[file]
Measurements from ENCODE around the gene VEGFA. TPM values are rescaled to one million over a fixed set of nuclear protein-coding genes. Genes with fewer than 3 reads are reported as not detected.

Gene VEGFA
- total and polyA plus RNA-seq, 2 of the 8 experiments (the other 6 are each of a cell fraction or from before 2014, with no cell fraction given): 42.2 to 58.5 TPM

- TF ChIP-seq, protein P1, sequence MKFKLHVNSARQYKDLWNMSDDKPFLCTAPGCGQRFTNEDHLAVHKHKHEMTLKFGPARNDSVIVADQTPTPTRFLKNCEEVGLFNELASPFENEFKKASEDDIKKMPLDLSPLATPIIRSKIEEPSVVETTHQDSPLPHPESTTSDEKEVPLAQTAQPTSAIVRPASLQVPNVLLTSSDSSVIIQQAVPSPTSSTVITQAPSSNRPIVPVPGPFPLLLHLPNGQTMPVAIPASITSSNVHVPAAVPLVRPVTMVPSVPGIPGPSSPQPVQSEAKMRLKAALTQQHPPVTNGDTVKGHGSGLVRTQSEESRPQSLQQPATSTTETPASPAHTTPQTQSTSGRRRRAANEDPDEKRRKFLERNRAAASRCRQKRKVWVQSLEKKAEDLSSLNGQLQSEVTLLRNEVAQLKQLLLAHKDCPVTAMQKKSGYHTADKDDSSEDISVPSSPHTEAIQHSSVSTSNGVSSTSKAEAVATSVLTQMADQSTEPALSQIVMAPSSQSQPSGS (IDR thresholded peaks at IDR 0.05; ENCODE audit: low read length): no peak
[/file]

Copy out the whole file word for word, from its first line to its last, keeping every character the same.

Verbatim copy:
Measurements from ENCODE around the gene VEGFA. TPM values are rescaled to one million over a fixed set of nuclear protein-coding genes. Genes with fewer than 3 reads are reported as not detected.

Gene VEGFA
- total and polyA plus RNA-seq, 2 of the 8 experiments (the other 6 are each of a cell fraction or from before 2014, with no cell fraction given): 42.2 to 58.5 TPM

- TF ChIP-seq, protein P1, sequence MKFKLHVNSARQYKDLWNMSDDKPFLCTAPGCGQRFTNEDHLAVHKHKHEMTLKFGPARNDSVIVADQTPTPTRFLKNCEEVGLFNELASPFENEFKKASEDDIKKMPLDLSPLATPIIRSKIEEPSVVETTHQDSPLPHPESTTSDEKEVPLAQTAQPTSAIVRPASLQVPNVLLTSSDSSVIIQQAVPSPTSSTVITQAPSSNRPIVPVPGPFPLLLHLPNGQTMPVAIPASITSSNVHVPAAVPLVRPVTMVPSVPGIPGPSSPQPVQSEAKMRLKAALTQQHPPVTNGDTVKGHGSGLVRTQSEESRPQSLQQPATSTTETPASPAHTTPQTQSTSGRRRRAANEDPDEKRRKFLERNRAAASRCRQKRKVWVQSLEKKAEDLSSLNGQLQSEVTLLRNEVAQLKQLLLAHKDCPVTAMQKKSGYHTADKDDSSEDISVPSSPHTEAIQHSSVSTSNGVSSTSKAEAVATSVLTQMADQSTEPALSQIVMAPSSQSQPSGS (IDR thresholded peaks at IDR 0.05; ENCODE audit: low read length): no peak